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Property outlook warns of downside risks despite end-of-year slowdown

Posted by societyrealestate on 04/01/2023

CoreLogic has projected that the rate of decline may pick up speed in the early months of the new year. 

Recent findings from CoreLogic’s annual Best of the Best report have highlighted Australia’s property market performance and what to expect heading into 2023. 

The report flagged the slowdown in the pace of decline towards the end of the year as a distinct feature of 2022’s capital growth, as a steep monthly decline of 1.6 per cent was recorded in August, followed by values falling by just 1.0 per cent in November.

However, the report noted that an increase in interest rates or an unwinding in the labour market outlook could see this trend re-accelerate and warned that the outcome of the slowdown is still in its “early days”.

Eliza Owen, CoreLogic’s head of research, also believes that the rate of decline could pick up speed once more, despite suggestions that Australia has moved past the peak of home value declines. 

“As we move into 2023, there continues to be a mix of headwinds and tailwinds for housing market performance,” Ms Owen said. 

With the CBA revising its terminal cash rate forecast from 3.1 per cent to 3.35 per cent, CoreLogic suggested that further rate rises at the start of 2023 are expected to put more pressure on property prices until the cash rate peaks in early-to-mid 2023. 

Moreover, CoreLogic forecasted in tangent with the Reserve Bank’s (RBA) December monetary policy statement that further increases in the cash rate in the period ahead are “expected.”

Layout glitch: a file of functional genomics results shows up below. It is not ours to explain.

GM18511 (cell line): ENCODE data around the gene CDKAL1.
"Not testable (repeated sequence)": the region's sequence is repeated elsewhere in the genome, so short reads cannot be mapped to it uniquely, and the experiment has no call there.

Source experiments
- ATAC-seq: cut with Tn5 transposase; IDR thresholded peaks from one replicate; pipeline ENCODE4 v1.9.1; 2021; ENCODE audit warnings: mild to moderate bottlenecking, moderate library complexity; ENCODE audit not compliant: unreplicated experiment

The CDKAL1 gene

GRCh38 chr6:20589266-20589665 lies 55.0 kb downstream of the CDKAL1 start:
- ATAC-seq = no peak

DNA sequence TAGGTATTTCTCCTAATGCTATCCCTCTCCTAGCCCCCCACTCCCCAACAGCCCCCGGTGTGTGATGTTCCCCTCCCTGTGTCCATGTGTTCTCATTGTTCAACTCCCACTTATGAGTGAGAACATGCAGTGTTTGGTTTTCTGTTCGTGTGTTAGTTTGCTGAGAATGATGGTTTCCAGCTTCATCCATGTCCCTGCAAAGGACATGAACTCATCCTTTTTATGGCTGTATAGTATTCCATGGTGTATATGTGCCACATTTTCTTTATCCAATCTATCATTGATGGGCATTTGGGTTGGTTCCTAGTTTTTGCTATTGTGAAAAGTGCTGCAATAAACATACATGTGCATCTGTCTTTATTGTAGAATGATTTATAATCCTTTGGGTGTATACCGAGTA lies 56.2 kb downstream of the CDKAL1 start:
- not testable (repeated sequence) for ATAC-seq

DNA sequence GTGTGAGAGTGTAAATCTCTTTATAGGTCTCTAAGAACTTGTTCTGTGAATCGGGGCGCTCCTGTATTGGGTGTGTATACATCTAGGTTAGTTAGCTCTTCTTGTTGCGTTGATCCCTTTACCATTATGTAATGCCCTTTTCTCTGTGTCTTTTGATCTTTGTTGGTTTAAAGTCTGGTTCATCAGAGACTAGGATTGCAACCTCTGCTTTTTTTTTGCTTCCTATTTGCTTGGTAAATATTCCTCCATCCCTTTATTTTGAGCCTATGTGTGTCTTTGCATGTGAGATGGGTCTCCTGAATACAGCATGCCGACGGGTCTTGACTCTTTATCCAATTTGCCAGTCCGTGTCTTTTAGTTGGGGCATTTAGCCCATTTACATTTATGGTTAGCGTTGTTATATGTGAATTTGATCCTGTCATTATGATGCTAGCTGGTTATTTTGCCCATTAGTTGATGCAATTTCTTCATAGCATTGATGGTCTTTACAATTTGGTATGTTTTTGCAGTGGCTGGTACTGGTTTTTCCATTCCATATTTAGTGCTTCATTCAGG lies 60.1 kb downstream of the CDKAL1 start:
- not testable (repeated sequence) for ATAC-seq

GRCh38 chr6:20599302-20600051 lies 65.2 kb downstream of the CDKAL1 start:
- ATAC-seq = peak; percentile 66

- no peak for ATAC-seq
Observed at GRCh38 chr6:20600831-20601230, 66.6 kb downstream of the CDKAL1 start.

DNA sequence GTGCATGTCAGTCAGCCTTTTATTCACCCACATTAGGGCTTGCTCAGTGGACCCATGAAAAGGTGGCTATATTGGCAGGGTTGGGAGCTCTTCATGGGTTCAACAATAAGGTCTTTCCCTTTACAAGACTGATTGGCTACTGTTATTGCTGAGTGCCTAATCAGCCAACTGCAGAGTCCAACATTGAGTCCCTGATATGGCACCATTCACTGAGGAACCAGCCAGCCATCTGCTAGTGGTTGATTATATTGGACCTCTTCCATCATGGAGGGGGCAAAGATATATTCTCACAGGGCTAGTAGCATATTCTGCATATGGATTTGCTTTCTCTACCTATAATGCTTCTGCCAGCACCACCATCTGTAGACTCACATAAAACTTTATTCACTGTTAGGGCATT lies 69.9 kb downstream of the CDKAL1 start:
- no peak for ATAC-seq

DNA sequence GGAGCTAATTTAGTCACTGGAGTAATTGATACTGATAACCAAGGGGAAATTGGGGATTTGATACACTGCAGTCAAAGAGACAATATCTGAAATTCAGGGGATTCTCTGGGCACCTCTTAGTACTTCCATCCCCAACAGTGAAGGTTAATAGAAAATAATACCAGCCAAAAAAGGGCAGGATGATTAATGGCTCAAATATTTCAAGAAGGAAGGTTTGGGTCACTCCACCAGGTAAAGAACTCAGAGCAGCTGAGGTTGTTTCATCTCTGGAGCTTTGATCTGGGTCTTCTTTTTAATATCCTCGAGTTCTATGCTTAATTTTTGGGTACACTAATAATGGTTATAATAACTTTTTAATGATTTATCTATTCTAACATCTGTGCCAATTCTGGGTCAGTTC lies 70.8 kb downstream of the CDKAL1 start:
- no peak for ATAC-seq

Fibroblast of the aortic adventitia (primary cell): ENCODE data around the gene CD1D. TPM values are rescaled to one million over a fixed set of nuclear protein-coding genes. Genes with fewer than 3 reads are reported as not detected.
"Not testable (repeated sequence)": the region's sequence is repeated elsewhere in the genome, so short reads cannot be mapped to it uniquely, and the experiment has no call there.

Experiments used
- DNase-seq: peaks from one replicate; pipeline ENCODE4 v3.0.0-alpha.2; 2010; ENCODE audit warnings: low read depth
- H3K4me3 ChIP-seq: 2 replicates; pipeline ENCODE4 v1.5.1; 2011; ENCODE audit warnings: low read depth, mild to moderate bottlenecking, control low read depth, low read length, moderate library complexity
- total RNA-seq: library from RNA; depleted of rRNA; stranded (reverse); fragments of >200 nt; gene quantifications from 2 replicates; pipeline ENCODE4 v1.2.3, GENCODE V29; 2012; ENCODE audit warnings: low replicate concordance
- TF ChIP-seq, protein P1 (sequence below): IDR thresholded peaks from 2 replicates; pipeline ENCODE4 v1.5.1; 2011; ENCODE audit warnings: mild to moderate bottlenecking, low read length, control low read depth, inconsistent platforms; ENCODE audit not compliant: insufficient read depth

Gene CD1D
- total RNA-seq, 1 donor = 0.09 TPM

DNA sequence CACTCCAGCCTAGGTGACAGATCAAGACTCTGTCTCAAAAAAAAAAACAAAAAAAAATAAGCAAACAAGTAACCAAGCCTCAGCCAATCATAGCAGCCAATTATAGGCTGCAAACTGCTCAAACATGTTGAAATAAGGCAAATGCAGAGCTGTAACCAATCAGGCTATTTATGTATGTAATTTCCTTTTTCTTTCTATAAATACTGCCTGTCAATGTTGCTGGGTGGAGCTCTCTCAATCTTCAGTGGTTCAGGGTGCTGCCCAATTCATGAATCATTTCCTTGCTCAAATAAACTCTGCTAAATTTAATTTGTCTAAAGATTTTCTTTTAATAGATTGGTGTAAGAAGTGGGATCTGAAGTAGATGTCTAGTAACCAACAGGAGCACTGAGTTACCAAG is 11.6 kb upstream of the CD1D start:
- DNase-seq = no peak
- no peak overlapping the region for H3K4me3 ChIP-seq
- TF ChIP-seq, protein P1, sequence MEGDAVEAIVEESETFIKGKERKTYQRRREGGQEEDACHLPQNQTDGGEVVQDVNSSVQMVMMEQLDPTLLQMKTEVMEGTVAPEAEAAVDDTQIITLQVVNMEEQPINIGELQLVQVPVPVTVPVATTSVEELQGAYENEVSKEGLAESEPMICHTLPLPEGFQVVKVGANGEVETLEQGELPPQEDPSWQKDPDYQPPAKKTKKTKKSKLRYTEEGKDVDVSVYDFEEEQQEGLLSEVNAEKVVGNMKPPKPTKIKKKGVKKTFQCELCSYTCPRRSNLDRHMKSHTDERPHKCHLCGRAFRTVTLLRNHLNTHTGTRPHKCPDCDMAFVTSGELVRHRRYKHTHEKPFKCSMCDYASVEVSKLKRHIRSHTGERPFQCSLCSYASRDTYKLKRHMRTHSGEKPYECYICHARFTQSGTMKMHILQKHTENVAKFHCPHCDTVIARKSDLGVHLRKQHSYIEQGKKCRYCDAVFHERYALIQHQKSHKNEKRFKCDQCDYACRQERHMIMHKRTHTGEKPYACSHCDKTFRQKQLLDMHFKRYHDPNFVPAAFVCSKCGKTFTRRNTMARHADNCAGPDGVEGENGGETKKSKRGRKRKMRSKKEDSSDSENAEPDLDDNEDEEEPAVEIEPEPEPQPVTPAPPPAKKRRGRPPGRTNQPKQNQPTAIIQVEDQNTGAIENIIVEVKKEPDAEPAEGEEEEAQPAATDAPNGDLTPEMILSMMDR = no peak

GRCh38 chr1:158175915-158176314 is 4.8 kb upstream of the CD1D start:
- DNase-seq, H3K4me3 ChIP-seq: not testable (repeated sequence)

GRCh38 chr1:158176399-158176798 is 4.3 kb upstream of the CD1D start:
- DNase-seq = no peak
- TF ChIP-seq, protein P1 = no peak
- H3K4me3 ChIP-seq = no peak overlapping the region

“With expectations that the bulk of the rate tightening cycle occurred in 2022, housing value declines could find a floor in the new year,” Ms Owen explained.

“However, the extent of the floor in values could be further weighed down by mortgage serviceability risks, particularly for those rolling out of record-low fixed mortgage rates through the second half of the year.”

According to the RBA, the portion of fixed-interest mortgages grew from around 15 per cent in the six months preceding COVID-19 to more than 40 per cent between April and November 2021. 

CoreLogic warned that, with 66 per cent of fixed-term housing lending terms set to expire at the end of 2023, these conditions could place downward pressure on prices if the variable rate environment leads to more motivated selling. 

In spite of this, Ms Owens concluded that “strong rental markets and improving affordability from the point of falling values, may entice investors and first home buyers into the market, underpinning a recovery in buyer activity in the second half of 2023, when the cash rate stabilises.”

Source Investor Daily

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